|Publication number||US4352009 A|
|Application number||US 06/001,872|
|Publication date||Sep 28, 1982|
|Filing date||Jan 8, 1979|
|Priority date||Jan 8, 1979|
|Publication number||001872, 06001872, US 4352009 A, US 4352009A, US-A-4352009, US4352009 A, US4352009A|
|Inventors||Robert E. Dyer, Murray C. Carney|
|Original Assignee||Sangamo Weston, Inc.|
|Export Citation||BiBTeX, EndNote, RefMan|
|Patent Citations (8), Referenced by (1), Classifications (13)|
|External Links: USPTO, USPTO Assignment, Espacenet|
The present invention relates to apparatus for measuring and magnetically recording events from two independent sources. In the electric power industry, such a device is sometimes referred to as a "totalizer" in that it sums or totals measured events from more than one source or meter. Such a measured event may be, for example, the consumption of units of real power (Kw) or reactive power (KVAR).
Electric power companies use magnetic recorders for billing and survey applications. Typically, an electric power meter of the conventional rotating disc type is equipped with a pulse initiator which generates an electrical pulse for each "event" which is detected or measured. Each pulse thus represents the measurement of a predetermined quantity of real or reactive power that has been consumed (or transmitted, in the case of two power company's sharing an intertie).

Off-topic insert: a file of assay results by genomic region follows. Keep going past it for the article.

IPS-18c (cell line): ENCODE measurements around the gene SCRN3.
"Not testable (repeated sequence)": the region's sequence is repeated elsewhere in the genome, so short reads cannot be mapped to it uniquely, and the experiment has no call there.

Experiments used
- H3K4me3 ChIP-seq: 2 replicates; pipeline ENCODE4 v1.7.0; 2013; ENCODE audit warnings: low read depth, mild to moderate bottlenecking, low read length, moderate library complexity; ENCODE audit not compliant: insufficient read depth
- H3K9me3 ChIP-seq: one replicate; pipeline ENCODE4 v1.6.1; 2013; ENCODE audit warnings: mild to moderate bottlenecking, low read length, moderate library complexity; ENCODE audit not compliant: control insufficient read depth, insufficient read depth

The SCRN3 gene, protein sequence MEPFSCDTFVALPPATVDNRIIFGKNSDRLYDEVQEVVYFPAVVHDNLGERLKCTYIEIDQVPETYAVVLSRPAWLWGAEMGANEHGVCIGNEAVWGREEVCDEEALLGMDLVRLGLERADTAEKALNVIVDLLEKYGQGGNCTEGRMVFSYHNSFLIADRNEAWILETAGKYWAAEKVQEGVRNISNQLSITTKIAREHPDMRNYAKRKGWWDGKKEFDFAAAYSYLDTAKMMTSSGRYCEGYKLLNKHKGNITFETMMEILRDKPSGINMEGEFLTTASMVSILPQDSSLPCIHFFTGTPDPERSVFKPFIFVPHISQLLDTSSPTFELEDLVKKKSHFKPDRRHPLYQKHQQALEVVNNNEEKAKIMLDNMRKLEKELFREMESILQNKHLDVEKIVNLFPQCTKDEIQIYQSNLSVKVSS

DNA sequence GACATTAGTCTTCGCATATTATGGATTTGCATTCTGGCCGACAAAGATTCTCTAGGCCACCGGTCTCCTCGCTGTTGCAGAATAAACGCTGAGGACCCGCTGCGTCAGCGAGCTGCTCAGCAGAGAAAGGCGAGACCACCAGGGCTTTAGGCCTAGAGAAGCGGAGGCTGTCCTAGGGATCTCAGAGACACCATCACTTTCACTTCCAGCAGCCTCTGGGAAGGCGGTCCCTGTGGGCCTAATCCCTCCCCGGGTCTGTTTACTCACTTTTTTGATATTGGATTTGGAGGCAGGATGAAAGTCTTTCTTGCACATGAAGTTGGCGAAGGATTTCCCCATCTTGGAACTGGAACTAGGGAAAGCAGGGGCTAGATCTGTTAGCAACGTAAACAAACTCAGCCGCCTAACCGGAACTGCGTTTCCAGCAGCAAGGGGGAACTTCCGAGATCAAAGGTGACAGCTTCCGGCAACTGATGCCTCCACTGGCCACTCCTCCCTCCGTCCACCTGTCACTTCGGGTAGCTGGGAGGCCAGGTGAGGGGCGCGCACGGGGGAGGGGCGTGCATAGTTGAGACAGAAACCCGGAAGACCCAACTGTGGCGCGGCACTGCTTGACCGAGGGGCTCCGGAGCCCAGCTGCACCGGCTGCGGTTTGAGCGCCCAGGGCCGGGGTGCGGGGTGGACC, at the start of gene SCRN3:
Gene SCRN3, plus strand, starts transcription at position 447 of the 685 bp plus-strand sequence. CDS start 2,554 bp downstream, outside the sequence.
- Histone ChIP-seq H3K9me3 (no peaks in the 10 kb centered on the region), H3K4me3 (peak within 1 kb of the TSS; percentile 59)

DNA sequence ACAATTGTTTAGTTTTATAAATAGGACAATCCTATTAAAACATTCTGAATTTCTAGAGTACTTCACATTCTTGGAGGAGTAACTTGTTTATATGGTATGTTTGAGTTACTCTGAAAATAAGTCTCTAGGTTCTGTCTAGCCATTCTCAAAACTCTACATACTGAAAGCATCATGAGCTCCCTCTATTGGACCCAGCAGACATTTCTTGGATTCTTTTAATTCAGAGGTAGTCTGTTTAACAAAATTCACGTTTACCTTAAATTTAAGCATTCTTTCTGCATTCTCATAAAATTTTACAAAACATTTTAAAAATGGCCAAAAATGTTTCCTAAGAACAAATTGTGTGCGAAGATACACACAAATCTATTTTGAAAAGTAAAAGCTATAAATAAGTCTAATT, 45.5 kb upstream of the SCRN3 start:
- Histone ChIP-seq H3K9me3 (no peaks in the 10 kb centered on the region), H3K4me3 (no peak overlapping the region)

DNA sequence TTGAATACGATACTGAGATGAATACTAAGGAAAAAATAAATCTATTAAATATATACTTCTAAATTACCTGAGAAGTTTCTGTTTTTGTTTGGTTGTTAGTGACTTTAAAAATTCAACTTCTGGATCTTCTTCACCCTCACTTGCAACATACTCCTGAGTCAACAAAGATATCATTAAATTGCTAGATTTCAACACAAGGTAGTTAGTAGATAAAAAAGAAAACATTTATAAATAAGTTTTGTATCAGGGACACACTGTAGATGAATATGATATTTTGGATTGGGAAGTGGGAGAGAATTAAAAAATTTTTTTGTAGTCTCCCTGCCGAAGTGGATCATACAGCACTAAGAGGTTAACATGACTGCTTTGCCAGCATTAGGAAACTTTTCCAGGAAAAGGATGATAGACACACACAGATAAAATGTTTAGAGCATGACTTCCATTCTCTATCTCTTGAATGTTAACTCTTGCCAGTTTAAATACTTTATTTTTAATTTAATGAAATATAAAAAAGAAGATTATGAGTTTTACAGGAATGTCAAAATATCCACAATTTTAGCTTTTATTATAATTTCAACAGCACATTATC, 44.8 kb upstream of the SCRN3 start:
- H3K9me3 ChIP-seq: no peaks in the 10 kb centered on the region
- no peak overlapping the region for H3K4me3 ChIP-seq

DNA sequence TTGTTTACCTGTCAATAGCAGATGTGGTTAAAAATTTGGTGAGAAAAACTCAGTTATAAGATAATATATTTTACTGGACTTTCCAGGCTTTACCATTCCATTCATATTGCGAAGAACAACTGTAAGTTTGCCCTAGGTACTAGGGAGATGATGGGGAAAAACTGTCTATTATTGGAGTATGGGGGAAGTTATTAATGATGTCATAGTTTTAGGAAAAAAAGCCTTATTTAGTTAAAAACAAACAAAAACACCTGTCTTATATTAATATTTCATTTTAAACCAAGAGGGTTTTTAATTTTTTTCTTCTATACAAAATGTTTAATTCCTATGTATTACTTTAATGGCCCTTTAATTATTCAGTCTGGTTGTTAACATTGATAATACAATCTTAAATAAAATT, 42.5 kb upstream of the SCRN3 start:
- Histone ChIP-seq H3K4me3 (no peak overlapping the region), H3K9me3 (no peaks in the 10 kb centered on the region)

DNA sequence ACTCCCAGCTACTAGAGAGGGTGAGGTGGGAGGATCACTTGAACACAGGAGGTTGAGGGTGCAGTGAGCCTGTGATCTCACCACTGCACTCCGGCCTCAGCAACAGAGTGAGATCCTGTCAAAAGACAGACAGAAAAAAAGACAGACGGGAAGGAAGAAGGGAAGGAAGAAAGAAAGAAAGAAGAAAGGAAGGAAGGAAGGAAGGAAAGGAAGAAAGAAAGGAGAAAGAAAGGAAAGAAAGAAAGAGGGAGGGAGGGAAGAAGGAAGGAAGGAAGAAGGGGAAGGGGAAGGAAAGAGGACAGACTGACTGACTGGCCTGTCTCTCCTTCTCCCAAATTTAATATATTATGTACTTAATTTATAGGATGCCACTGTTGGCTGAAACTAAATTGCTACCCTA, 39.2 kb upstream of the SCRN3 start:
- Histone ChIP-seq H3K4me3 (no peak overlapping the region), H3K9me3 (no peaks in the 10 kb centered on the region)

The pulses representative of the measured events are recorded on a magnetic recorder having a slow moving tape (for example, the tape may move at 1.75 in. every fifteen minutes). Along with the event or data pulses, a time mark is also recorded by the recorder. Such time marks typically record a fifteen minute interval, which may be a demand interval. These intervals may be used to apply different rates for power consumption.
When a meter of this type is read, the magnetic tape is removed from the recorder, and a new tape replaces it. The recorded tape is then taken to a remote location where it is read by a device referred to as a translator.
One common instance in which totalizers are used is when power companies have their power feed lines interconnected (called an "intertie") so that if a demand is made on one utility that is above its present operating capacity, power may be drawn from the second utility. Energy flowing between the utilities must be measured so that a record can be kept indicating what quantities of power were used by each utility, and the time periods during which such power was consumed. The electric meters used in such instances may be equipped with pulse initiators, as described above. For example, a pulse initiator may generate an electrical pulse for each revolution of a rotating disc on a conventional power meter.